New England

Effective in fall 2024, Thomas Aquinas College will enlarge the size of the freshman class on its New England campus by one-third — the first step in an expansion plan that will boost overall enrollment by more than 60 percent over the next four years.

“Ever since adding the New England campus five years ago, we have seen the number of applications continue to rise,” says President Paul J. O’Reilly. “The College has, therefore, decided to meet the increasing demand — to the extent prudently possible — by adding a fourth section to next year’s freshman class as well as to the classes that will follow.”

Every class of students at Thomas Aquinas College is divided into “sections,” groups of 16 to 19 students who take their weekday classes together. The first freshman class on the New England campus, which enrolled in 2019, included just two sections; in 2021, the number of freshman sections rose to three. In light of the College’s decision to expand next year’s freshman class, that number will now rise again, with four sections entering in 2024.

“When you consider that each of the next four, enlarged freshman classes will replace smaller classes that graduate the year before, the expansion is quite dramatic,” adds Dr. O’Reilly. “We expect a net gain of around 100 students by the time next year’s freshmen become seniors, bringing us up to about 280 students in New England — more than five times as many as we began with when we launched the campus in 2019 — with the ultimate goal of educating 800 students per year, coast to coast.”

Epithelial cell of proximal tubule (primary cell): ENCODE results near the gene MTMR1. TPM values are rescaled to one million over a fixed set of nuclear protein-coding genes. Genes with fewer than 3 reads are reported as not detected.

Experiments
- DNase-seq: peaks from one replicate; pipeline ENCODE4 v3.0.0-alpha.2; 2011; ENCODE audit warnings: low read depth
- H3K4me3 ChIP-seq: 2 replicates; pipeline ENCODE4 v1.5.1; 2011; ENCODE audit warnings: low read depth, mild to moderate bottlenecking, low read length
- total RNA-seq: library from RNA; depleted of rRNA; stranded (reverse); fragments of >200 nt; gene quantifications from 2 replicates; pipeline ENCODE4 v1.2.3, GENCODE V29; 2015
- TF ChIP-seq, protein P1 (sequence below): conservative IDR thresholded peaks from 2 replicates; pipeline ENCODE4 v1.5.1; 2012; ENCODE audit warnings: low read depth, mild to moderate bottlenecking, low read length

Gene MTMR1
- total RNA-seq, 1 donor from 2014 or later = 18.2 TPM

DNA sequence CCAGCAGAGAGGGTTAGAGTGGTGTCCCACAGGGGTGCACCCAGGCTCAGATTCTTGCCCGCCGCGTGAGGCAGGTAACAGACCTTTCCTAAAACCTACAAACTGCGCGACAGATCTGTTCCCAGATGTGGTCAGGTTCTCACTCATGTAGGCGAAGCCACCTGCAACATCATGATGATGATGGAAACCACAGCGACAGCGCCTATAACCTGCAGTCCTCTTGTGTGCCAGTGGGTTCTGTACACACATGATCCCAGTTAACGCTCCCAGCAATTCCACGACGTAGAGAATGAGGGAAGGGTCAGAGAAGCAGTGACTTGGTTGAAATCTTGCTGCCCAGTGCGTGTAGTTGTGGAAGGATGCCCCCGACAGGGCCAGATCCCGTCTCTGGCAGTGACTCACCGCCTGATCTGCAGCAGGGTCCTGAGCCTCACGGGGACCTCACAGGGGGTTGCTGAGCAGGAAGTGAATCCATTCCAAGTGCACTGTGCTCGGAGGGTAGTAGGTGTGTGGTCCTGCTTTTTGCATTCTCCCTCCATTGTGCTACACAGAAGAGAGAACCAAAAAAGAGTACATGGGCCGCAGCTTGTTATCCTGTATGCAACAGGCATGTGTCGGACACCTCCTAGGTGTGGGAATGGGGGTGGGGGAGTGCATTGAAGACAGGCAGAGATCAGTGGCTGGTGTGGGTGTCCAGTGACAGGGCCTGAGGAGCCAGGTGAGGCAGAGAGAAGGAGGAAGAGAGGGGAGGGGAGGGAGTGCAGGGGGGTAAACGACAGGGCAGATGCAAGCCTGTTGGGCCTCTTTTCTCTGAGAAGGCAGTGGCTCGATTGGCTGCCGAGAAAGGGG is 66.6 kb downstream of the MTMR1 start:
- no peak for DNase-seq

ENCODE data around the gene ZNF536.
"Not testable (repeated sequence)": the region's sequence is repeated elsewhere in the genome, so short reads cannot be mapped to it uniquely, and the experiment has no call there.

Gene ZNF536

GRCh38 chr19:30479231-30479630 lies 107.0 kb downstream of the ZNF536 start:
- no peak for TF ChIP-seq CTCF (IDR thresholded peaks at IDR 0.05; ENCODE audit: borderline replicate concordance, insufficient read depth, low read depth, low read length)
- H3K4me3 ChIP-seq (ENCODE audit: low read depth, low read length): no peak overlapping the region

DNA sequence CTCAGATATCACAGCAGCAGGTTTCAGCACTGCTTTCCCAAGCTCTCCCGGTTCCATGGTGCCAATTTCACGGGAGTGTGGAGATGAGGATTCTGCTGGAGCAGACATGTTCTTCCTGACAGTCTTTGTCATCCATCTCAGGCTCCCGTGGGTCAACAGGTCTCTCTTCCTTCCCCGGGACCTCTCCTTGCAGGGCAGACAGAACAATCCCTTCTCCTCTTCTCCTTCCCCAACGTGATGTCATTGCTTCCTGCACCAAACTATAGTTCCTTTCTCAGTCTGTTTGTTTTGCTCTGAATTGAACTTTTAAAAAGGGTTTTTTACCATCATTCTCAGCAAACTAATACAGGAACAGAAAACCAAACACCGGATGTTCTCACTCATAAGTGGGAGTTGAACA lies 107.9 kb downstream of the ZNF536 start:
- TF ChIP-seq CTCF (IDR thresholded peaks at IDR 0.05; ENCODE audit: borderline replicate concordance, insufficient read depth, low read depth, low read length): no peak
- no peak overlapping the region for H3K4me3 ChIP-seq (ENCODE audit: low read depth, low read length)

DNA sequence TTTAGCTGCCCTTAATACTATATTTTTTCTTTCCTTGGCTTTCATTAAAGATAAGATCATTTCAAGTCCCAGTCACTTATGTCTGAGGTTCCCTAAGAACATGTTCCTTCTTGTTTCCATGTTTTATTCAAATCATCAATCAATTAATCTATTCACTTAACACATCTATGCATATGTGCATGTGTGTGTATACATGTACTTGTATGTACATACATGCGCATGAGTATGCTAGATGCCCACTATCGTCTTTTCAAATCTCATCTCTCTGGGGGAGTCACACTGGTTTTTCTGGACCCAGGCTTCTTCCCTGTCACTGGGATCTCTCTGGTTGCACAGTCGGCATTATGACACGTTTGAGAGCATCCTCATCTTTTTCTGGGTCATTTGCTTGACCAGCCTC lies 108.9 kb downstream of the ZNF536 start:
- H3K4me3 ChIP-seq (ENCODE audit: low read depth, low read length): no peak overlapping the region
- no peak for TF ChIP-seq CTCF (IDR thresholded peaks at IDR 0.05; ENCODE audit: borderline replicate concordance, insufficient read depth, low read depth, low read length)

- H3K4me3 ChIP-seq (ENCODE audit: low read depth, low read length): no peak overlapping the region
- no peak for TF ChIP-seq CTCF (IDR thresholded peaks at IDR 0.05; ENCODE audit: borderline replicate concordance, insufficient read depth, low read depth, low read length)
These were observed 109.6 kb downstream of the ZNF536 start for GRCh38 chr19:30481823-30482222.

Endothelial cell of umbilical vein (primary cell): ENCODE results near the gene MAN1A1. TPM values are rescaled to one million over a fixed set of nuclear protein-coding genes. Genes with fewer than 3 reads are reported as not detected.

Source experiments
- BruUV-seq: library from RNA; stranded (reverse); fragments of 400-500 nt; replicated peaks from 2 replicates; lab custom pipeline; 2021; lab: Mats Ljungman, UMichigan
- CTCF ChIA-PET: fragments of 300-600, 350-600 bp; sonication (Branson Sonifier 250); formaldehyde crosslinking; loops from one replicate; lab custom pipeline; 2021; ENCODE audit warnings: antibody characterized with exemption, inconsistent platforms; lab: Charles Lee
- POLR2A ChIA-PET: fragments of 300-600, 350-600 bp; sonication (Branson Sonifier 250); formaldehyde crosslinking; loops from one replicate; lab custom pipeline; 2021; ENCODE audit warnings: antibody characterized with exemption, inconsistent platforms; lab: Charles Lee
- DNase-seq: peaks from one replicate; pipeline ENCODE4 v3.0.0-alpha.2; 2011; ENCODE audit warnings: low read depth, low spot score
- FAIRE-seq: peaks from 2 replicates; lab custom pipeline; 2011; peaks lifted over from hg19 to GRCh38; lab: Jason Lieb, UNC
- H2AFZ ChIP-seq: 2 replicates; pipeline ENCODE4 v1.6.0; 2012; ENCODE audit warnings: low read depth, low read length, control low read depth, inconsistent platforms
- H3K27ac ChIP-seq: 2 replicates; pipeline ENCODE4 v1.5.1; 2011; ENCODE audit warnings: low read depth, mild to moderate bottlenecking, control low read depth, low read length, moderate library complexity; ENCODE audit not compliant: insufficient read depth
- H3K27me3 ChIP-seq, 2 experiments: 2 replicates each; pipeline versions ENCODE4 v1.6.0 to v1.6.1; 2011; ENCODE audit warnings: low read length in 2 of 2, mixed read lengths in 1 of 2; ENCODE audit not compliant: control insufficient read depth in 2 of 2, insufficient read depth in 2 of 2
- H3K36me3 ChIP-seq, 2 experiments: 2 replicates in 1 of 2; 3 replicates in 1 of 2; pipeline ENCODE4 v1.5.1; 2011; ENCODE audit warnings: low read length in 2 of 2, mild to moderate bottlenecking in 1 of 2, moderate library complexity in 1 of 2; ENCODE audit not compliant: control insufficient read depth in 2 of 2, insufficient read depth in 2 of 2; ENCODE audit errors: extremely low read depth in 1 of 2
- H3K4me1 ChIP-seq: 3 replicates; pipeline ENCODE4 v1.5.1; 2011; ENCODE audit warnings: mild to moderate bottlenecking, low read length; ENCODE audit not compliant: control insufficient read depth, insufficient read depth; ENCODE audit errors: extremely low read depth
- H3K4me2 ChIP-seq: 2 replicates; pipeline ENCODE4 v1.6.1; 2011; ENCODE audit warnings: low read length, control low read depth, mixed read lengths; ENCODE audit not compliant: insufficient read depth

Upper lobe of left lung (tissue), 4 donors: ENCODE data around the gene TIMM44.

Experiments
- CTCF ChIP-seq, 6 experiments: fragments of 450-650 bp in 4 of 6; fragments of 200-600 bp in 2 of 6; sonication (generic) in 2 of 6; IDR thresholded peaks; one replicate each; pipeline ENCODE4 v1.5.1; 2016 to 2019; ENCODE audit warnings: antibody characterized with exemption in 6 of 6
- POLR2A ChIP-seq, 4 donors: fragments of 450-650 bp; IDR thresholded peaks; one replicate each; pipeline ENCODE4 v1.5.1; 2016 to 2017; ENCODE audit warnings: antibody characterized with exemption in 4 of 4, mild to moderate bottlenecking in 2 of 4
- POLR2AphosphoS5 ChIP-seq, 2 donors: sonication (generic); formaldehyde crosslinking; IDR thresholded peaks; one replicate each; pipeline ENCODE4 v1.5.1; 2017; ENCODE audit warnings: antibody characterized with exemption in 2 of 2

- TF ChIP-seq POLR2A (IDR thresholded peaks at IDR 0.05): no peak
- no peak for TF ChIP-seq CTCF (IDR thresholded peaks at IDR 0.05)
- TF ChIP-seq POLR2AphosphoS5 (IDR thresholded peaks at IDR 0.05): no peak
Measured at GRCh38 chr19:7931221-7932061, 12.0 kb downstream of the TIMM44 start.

Driving the growth in enrollment is a steady increase in the number of applications. Since 2019, TAC-New England has seen its applications more than double, with a 21 percent jump in the last year alone. 

“Even though we had long since reached maximum capacity in California, opening a second campus on the other side of the country required a leap of faith,” says Director of Admissions Jon Daly. “But we were hopeful that the Northeast would be ripe for our program of Catholic liberal education, and we have been thrilled by the results so far.”

In 2017, the College took ownership of the historic campus in Northfield, Massachusetts, which formerly belonged to a local preparatory school. Two years later, TAC-New England began its first academic year with a new freshman class and a group of sophomores transplanted from California. The student body has grown steadily ever since, and the campus held its first annual Commencement in 2021.

“To ensure that we hire only the best faculty, and that new members show a real understanding of our academic program, we have taken a deliberately slow approach to growth,” says Dr. O’Reilly. “But that hasn’t curbed applications.” 

Meanwhile, the California campus has benefitted from the additional exposure and reach provided by an East Coast counterpart. “At the same time that we have seen the number of applications double in New England, they have grown by a healthy 25 percent in California,” says Mr. Daly.

Contrary to what one might expect, students at Thomas Aquinas College, New England, do not hail exclusively, or even predominantly, from the Northeast. “Just as in California, we draw students from all over the U.S., as well as from abroad,” says Dr. O’Reilly. “There is a deep yearning, among both students and their families, for a rigorous, excellent, and faithfully Catholic education. We are grateful to God to play our part in answering that yearning.”